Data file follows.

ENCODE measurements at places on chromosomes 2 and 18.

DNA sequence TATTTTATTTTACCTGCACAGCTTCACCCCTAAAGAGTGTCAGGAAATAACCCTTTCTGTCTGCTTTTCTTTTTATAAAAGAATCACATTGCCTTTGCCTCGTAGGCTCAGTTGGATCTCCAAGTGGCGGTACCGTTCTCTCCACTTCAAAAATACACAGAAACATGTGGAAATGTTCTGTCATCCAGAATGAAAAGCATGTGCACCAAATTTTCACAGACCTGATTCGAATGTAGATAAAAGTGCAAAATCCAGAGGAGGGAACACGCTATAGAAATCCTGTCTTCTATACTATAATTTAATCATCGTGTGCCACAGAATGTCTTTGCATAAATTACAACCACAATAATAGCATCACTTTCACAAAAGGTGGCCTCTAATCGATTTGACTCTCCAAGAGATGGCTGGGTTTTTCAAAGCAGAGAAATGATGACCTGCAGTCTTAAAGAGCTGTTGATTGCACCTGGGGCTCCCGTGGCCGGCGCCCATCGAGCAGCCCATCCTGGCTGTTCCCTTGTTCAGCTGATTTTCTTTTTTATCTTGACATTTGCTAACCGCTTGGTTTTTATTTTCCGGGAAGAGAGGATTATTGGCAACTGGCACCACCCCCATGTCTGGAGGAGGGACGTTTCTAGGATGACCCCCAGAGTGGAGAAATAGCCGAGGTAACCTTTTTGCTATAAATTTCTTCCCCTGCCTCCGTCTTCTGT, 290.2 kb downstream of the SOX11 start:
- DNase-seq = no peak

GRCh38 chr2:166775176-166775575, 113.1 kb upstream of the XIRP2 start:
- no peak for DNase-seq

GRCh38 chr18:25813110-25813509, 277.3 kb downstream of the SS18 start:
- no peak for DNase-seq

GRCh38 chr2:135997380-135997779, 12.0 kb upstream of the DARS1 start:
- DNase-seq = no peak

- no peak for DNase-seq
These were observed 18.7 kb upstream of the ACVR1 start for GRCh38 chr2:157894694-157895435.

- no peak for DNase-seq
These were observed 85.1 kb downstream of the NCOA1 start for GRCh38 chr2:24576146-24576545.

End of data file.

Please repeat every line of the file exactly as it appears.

ENCODE measurements at places on chromosomes 2 and 18.

DNA sequence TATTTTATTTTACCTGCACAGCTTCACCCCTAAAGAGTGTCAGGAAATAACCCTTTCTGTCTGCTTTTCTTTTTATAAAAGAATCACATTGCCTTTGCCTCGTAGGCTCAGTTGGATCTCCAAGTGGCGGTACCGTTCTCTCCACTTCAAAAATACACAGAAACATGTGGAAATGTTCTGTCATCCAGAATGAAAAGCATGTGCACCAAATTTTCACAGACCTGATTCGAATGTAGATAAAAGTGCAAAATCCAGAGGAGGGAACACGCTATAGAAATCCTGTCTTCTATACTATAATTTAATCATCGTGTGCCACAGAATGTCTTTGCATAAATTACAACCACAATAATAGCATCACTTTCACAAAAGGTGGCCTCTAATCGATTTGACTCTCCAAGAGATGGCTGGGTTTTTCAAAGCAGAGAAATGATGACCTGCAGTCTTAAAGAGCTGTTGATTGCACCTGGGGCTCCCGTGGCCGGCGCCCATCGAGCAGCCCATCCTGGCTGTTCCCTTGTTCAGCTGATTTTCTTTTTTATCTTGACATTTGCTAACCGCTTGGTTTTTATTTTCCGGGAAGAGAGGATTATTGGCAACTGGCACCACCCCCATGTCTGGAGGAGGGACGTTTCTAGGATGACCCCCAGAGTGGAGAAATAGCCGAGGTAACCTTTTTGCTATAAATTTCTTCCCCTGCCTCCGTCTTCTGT, 290.2 kb downstream of the SOX11 start:
- DNase-seq = no peak

GRCh38 chr2:166775176-166775575, 113.1 kb upstream of the XIRP2 start:
- no peak for DNase-seq

GRCh38 chr18:25813110-25813509, 277.3 kb downstream of the SS18 start:
- no peak for DNase-seq

GRCh38 chr2:135997380-135997779, 12.0 kb upstream of the DARS1 start:
- DNase-seq = no peak

- no peak for DNase-seq
These were observed 18.7 kb upstream of the ACVR1 start for GRCh38 chr2:157894694-157895435.

- no peak for DNase-seq
These were observed 85.1 kb downstream of the NCOA1 start for GRCh38 chr2:24576146-24576545.